Executives of online retail giant and SVOD provider Amazon (NASDAQ: AMZN), in the wake of a third quarter in which it posted record losses, were more subdued on the company's earnings conference call when it came to talking about their online streaming plans.
Unlike last quarter, no mention was made of how much Amazon will spend on original content in the next three months. And, with the Twitch Interactive acquisition having closed only a month ago, Tom Szkutak, chief financial officer, stayed diplomatic on his response to questions about where the live-streaming, gaming-focused service fit into its overall video strategy.
Szkutak said they are "very excited" to have Twitch on board.
"We've been in video games for quite some time and we think that it's a very creative team. They're doing some very innovative things on behalf of their customers and our customers and so we're excited to have them, be part of Amazon and look forward to working together with that team," he said.
Amazon still has faith in the success of its original content portfolio, too, Szkutak confirmed, adding that Prime Instant Video is driving subscriber retention.
"We continue to invest heavily in video content including originals and there is a number of different metrics we're looking at certainly from a Prime standpoint," he said, "but what we're seeing so far are those customers who are streaming are renewing at considerably higher rates … at a rate that's already high."
Prime's online video offering is a key factor in conversion rates, he added. "When customers come in for … free trials and they engage from a video content standpoint, we see the conversion being higher." New Prime members are also buying other products from the retailer once they've joined, he added, a pattern that Amazon is paying close attention to.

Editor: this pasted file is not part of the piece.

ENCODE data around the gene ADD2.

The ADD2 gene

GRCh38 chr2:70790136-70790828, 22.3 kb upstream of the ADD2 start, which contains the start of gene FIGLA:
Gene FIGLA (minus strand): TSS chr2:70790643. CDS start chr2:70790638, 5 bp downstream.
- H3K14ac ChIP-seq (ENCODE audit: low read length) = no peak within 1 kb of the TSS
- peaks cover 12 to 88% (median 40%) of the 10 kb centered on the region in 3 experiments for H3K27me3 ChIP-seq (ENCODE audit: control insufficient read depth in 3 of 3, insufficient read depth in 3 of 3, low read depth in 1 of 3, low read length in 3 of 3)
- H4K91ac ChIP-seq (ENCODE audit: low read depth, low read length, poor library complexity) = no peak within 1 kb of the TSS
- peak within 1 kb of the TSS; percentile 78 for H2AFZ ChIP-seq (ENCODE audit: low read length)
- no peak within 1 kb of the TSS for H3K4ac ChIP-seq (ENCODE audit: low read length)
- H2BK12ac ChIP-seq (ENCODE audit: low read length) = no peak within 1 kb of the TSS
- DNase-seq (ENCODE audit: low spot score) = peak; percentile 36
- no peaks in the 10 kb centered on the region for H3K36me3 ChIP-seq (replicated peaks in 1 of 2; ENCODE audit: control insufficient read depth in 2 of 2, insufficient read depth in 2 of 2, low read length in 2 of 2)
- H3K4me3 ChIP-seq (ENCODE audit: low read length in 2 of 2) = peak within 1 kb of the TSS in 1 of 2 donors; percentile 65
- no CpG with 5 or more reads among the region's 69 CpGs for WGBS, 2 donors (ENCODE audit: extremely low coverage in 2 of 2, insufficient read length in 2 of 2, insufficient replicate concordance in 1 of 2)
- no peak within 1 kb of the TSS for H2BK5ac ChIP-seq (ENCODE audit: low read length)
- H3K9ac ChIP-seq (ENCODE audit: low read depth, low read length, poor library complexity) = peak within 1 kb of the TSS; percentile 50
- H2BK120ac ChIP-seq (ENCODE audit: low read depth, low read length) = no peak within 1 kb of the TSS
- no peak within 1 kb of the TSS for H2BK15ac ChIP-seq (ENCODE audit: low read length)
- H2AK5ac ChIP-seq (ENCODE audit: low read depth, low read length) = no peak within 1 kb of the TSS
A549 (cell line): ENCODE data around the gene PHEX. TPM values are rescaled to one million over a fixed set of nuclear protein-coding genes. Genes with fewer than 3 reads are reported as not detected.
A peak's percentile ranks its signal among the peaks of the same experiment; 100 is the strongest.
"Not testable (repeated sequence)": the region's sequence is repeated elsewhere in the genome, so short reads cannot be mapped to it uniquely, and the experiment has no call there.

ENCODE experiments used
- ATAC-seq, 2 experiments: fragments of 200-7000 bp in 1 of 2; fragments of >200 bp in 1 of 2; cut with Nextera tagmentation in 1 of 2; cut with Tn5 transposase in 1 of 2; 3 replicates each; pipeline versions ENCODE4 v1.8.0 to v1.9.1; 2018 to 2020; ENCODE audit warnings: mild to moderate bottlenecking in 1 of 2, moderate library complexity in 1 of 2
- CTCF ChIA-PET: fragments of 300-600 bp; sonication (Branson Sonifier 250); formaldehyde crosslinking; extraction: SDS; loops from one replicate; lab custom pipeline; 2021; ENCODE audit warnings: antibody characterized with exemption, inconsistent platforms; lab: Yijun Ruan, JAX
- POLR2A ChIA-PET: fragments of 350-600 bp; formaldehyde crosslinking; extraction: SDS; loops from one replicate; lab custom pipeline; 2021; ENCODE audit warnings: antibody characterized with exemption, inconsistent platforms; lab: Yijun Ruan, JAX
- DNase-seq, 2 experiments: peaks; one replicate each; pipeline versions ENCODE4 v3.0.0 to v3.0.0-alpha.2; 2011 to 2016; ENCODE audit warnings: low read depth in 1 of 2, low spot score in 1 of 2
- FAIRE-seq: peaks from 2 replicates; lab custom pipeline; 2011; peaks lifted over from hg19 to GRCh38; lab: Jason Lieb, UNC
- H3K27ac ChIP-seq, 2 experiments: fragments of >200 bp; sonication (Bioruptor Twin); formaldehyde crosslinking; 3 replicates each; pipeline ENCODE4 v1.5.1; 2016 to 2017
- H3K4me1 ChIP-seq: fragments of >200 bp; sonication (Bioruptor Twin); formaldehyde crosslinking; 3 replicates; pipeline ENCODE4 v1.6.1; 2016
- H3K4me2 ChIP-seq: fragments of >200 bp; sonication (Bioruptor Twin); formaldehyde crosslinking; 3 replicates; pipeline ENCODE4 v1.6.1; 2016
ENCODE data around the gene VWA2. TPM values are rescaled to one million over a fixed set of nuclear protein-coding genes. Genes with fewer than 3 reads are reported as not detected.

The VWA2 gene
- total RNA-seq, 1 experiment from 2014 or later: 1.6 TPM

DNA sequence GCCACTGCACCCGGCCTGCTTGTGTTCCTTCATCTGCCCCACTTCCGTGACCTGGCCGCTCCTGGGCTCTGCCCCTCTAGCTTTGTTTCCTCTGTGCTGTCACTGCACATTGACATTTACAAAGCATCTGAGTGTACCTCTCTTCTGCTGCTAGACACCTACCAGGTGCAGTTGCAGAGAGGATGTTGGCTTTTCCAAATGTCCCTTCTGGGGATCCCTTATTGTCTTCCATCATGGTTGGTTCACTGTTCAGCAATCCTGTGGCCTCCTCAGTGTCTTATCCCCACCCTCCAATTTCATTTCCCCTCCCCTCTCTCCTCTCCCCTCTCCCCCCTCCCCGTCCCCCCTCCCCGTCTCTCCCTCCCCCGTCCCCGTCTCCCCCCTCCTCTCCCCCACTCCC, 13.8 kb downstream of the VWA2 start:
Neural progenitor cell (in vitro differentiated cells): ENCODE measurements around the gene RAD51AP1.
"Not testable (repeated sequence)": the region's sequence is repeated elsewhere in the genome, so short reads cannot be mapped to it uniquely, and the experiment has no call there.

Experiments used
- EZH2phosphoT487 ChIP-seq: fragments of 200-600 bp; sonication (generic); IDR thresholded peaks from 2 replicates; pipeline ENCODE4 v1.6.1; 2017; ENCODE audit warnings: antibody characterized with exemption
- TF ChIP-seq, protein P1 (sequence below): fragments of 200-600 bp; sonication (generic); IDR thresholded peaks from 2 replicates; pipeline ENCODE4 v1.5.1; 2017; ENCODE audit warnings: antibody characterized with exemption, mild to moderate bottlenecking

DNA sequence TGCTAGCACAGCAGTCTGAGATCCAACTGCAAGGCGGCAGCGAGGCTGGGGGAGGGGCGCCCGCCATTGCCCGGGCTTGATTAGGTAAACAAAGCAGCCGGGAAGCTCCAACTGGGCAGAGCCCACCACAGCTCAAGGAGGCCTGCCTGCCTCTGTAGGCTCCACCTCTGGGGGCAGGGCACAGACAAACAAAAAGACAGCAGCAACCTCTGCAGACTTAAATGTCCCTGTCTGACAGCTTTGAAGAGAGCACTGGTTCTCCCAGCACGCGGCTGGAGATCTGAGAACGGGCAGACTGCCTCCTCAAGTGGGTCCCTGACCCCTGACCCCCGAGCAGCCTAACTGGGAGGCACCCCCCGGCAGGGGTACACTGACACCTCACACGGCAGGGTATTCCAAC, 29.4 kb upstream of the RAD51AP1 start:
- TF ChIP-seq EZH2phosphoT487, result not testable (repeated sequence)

"(W)e like what we see and we have a long way to go there, but we're concentrating on building great service and we see that customers are rewarding us with engagement on the content, both original and licensed…" he added.
Amazon's price increase on Prime membership earlier this year, from $79 to $99, has not had a big impact on subscriber growth, with Szkutak noting that subscriber retention has been "great."
"You're correct in that we're investing in Prime in a number of different ways including video content. As I talked about earlier that is certainly the way we'll get a return on that investment," he said.
Still, Amazon's apparent success with Prime Instant Video (the company doesn't break out numbers for the service) isn't going to carry it over the roiling waters plaguing its other units. The company posted a $437 million loss overall, or 95 cents per share. Szkutak noted that it took a $170 million hit related to its Fire Phone, which is rumored to have only sold in the thousands since launching in June.
Revenue fell short of analyst projections, reaching $20.58 billion--a 20 percent year-over-year climb, but below the $20.84 billion expected.
And it's not expected to get better in the fourth quarter, with Amazon projecting a loss of $570 million and revenues between $27.3 billion and $30.3 billion. Those numbers are already below analyst predictions for the usually lucrative holiday season, of $30.9 billion.
Shares on the Nasdaq plummeted as much as 12.89 percent in after-hours trading Thursday immediately following the announcement. Amazon recovered somewhat in Friday mid-morning trading to $292.27, about 6.75 percent below its closing price.
Amazon posted a GAAP net loss of $437 million. (Source: Amazon investor relations)
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